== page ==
The verses just before our story today tells us that before Jesus met this woman in Canaan territory, he had just left Jerusalem… where the so-called “children” were. He had a confrontation there with a bunch of religious bigots… well, the bible calls them Pharisees, and that’s when he decides to get away from all the hypocrisy and go to the countryside.
So he intentionally goes to this “unclean” place full of “dogs.”
Yeah, he knew exactly where he was.
And it was there among the “dogs” that he found a woman “full of faith.”
And this is where God is revealed not as “fair,” but as merciful.
Friends, God is more interested in mercy than fairness… and we really should be so glad about it.
We don’t think it’s fair when others who deserve justice for their sins and crimes find mercy instead. But we’ll beg for mercy for ourselves and plead for someone we love.
We don’t think it’s fair when someone else who doesn’t deserve fortune wins life’s lottery, and we don’t.
Please believe me, friends, when I say we do not want God to be fair.
If God is fair, we’ll all receive what we’ve got coming to us.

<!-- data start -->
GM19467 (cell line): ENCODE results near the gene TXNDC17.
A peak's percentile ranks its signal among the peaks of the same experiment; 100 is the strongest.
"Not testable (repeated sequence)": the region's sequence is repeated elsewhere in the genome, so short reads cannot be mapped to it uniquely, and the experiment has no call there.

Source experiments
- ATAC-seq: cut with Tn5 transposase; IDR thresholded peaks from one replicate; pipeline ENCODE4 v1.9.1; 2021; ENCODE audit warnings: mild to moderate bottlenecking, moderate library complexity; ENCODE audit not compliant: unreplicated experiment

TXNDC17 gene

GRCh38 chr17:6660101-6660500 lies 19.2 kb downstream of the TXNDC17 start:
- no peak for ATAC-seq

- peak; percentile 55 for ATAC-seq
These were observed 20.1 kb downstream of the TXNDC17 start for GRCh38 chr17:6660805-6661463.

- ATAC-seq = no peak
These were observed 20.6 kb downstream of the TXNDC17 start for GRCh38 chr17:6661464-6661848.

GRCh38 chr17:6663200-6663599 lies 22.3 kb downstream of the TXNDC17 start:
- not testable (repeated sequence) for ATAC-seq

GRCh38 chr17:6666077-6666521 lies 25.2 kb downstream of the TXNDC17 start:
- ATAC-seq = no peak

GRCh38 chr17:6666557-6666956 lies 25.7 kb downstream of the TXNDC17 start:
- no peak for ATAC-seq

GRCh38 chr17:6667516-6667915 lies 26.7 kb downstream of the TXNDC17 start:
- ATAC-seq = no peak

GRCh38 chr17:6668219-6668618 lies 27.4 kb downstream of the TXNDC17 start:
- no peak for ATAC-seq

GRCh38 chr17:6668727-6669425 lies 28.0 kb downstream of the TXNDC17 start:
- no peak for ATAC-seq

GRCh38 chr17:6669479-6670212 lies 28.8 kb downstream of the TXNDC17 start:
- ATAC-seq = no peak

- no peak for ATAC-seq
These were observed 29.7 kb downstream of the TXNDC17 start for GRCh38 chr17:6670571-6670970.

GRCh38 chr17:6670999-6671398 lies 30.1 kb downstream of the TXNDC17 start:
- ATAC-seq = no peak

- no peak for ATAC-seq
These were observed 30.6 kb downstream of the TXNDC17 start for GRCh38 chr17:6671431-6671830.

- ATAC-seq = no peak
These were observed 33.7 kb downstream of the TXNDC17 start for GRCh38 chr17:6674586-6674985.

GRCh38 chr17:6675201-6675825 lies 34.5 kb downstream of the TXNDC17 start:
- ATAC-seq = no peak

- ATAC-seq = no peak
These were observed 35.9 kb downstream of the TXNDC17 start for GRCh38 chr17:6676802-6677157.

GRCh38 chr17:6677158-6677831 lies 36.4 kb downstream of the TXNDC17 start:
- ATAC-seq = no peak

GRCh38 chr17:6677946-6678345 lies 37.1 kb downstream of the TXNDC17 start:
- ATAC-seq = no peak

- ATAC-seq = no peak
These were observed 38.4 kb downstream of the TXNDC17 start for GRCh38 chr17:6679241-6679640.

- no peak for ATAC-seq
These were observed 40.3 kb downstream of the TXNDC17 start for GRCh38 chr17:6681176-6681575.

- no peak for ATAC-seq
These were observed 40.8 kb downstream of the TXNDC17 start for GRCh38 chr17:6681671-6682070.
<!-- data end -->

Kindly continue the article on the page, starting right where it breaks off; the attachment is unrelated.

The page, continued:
If God is fair, we’ll definitely reap the crops we’ve sown.
If God is fair, God cannot be merciful.
But God is merciful, which means we get more than we deserve, more than what is right, more than what is fair.
Because God is not fair, the lines that separate you and me and us them are erased to reveal God’s original intent of a world that is whole and united.
It is when we insist on being fair instead of merciful that we prevent that beautiful thing from becoming a reality.
So, appreciate his methods or not, Robin Hood had it right when he tried to correct the oppressive injustices that left helpless people starving.
He wasn’t trying to make everything fair.
He wasn’t trying to make the rich people poor. He was trying to make the poor feel as important, valuable, respectable and respected as they should’ve been all along. He just wanted them to be able to eat. He was looking for mercy.
Jesus wasn’t trying to make the children into dogs, he was making the “dogs” feel as important, valuable, respectable and respected as they should’ve been all along.
Fairness can’t do that, but mercy can.
Matthew 15: 21-28 CEB
21 … Jesus went to the regions of Tyre and Sidon. 22 A Canaanite woman from those territories came out and shouted, “Show me mercy, Son of David. My daughter is suffering terribly from demon possession.” 23 But he didn’t respond to her at all.
His disciples came and urged him, “Send her away; she keeps shouting out after us.”
24 Jesus replied, “I’ve been sent only to the lost sheep, the people of Israel.”
25 But she knelt before him and said, “Lord, help me.”
26 He replied, “It is not good to take the children’s bread and toss it to dogs.”
27 She said, “Yes, Lord. But even the dogs eat the crumbs that fall off their masters’ table.”
28 Jesus answered, “Woman, you have great faith. It will be just as you wish.” And right then her daughter was healed.